Charlotte, who describes herself as fun, a fighter and strong-willed, turned 30 in mid-July of this year. She’s close to her family; her parents, Jane and Ian; her sister, Emma-Jayne; and younger brother, Charles, were all in attendance to cheer her on at the London Games in 2012. “I’m the middle child,” she said. “My mum used to ride when she was younger. She gave up riding herself and supported us [Charlotte and her siblings]. My brother — I used to make him ride — but he’d just jump off. He used to be like Batman; he’d just start flying. There was not a chance that he wanted to ride.”
Charlotte really enjoys spending time socializing with friends, some from equestrian sports and some from outside her life as a rider. “I try and do a real girls’ day out at least every other week and I’ll meet up with [friends] for coffee every week. I like having friends outside of the horsey world. I’m just ordinary to them. I try to get one day off a week, but that’s not always possible,” she said in an interview with the Daily Telegraph in November 2014.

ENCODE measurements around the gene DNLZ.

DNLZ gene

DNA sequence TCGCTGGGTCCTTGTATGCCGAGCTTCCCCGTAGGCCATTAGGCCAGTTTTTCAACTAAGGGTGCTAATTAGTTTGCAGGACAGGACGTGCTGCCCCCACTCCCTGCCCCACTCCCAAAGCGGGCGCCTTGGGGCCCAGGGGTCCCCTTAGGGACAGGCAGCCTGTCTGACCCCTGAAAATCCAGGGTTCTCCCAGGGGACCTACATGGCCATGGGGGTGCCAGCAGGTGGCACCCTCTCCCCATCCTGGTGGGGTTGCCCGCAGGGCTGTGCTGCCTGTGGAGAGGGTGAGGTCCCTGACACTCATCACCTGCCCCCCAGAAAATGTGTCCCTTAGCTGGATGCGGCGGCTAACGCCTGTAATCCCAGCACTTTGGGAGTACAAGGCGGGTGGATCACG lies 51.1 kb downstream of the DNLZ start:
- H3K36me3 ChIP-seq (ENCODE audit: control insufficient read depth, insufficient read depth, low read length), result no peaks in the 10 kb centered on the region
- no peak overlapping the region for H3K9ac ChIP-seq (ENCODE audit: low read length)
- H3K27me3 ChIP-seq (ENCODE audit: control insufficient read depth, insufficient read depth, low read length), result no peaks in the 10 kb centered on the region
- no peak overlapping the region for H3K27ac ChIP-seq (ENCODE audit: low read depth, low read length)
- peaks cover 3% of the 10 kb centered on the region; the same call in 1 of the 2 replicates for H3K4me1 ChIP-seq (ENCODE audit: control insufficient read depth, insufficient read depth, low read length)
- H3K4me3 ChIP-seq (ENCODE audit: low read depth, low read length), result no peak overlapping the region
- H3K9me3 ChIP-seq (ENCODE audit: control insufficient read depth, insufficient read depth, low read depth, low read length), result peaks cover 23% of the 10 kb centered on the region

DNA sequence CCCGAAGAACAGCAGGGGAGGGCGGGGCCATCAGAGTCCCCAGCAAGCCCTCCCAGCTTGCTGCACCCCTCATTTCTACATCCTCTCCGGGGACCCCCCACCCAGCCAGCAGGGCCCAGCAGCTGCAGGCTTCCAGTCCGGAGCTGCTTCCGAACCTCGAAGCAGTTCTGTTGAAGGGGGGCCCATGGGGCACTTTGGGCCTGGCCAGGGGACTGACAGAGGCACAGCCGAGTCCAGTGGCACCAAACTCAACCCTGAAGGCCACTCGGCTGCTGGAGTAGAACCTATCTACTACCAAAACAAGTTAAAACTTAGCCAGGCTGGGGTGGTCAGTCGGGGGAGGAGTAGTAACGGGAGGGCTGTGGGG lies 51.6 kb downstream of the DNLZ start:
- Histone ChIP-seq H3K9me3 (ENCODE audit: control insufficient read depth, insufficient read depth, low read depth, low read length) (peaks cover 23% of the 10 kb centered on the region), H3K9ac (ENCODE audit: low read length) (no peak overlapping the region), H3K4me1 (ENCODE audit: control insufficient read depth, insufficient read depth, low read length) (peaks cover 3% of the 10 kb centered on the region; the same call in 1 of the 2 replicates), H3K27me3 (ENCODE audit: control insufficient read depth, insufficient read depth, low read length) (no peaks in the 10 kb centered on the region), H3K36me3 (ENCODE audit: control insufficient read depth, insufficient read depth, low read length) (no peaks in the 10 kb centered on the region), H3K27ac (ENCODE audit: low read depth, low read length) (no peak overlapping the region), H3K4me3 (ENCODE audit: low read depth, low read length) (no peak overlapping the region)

Her fiancé, Dean, is from South Africa. He used to compete as a long distance runner and currently works building equestrian facilities. Carl introduced her to Dean in 2006 and Dean proposed two years later. Charlotte said most of the time, Dean is the one who cooks in their household and lists his salmon marinated in orange and sweet chili sauce served with sweet potato and asparagus as one of her favorite meals.
They’ve found ways to cope with Charlotte’s time away from home. “It’s tough on relationships,” she said. “But Dean and I Skype a lot and he’s so supportive. He’s very laid-back and chilled out, doesn’t get stressed and takes life as it comes. I’m the kind who frets if something goes wrong, panics, needs to be organized, can’t wing anything and must plan. So he calms me and I give him motivation,” she said in the November interview.